Social Justice at Children’s Expense
By Richard J. Gelles
When Philadelphia Assistant District Attorney Ed McCann asked me if I would review materials of a case that was to be presented to a Philadelphia grand jury, I accepted with concern. I knew something about the case of 14-year-old Danieal Kelly, who died on August 4, 2006. My first knowledge of it came when our school’s associate dean for student affairs alerted me that the FBI was interviewing one of our Master of Social Work (MSW) students. When I asked for more details, I learned that our student had been assigned to Danieal’s case as part of his internship with a local social service agency. The agency, MultiEthnic Behavioral Health, owned and operated by one of the school’s graduates, was a longtime field placement for the school. I knew a little bit more from conversations with reporters from the Philadelphia Inquirer who were working on an investigation of the Philadelphia Department of Human Services (DHS).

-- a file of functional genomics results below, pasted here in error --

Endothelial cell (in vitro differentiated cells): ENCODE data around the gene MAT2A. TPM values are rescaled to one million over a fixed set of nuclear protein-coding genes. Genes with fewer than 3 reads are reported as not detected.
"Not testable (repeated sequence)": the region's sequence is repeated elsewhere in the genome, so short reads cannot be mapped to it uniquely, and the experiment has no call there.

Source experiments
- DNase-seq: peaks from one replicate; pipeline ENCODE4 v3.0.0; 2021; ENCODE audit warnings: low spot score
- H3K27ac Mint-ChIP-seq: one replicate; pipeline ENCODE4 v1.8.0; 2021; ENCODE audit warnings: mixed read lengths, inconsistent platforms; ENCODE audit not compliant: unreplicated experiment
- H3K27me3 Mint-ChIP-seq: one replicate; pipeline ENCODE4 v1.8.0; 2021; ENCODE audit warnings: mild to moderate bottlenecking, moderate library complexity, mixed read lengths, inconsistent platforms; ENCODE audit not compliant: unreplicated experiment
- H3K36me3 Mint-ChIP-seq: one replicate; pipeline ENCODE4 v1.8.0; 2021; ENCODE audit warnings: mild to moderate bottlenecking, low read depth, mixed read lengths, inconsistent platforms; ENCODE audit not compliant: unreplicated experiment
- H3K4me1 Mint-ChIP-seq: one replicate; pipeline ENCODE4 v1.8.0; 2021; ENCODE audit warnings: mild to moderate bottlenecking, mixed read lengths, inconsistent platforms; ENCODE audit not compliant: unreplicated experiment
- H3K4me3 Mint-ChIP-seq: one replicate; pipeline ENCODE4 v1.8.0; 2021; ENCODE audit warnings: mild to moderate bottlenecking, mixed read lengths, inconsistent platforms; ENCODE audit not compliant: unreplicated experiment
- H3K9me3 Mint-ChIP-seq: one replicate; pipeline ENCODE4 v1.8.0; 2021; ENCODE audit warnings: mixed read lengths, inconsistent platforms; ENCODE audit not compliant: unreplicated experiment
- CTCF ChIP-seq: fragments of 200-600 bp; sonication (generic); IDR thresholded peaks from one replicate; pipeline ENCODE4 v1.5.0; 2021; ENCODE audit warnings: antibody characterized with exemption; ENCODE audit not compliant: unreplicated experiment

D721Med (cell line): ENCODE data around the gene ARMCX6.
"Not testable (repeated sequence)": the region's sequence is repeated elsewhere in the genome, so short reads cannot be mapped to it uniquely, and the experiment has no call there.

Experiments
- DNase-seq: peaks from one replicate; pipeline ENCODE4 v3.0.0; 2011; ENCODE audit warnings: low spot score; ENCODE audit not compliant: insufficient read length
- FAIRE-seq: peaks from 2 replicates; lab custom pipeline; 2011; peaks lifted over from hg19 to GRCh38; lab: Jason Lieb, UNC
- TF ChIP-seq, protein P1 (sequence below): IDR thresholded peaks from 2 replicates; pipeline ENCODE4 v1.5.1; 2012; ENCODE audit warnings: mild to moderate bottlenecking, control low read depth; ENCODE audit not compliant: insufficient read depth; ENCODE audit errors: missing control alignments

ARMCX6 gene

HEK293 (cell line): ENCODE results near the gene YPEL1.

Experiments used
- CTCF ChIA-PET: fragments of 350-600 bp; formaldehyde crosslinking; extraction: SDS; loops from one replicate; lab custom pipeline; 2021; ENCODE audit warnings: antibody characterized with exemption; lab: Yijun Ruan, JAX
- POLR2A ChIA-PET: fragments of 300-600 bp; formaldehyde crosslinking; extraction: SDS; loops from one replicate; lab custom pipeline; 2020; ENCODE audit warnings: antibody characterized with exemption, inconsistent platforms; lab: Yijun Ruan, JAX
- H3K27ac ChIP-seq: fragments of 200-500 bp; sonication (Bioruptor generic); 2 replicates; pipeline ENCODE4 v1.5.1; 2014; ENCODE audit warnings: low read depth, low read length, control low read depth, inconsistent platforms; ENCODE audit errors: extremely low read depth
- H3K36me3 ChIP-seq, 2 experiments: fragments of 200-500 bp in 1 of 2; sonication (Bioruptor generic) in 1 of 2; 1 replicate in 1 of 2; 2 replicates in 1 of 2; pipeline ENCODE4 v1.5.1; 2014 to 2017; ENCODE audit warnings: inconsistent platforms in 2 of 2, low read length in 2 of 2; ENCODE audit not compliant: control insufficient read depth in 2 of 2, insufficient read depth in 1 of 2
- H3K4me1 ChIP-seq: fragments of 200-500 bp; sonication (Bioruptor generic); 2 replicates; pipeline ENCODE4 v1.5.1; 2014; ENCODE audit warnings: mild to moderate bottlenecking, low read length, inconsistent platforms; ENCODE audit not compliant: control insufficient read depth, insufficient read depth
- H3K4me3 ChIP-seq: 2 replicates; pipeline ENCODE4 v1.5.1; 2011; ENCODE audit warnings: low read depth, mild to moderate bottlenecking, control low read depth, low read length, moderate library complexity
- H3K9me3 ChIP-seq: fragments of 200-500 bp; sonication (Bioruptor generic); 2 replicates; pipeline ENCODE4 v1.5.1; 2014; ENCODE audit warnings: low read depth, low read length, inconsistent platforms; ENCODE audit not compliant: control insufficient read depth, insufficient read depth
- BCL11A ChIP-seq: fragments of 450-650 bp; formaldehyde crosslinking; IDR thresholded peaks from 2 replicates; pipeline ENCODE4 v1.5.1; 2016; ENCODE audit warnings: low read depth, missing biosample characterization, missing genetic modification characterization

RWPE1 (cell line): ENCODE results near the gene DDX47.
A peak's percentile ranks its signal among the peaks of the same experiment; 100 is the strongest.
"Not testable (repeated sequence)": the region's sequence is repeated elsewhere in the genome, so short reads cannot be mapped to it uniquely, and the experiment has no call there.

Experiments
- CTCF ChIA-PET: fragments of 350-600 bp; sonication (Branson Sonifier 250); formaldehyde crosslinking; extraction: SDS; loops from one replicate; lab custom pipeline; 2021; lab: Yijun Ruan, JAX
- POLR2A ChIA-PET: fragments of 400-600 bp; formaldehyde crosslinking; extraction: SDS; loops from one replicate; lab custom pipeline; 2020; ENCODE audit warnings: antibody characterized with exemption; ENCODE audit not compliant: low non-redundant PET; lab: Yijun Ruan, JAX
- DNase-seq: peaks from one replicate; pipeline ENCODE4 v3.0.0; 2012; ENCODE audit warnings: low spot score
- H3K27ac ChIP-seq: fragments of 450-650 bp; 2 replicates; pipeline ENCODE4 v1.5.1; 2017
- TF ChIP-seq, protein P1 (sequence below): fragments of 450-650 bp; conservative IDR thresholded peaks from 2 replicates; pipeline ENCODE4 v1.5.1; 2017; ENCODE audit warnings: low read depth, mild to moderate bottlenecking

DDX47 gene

Even with some foreknowledge, I was completely unprepared for what I read in the case materials. As detailed in the 263-page grand jury report, Danieal, who had cerebral palsy, wasted away while supposedly under the watch of DHS and MultiEthnic Behavioral Services. When she died in a urine-soaked bed, Danieal weighed 42 pounds and had bedsores that nearly reached her bones.
After the grand jury report, McCann and the District Attorney’s Office proceeded to prosecute Danieal’s parents, family friends, DHS employees, and the owner and employees of MultiEthnic Behavioral Health. In the end, 17 individuals were either convicted or pled guilty to charges ranging from perjury to third-degree murder.
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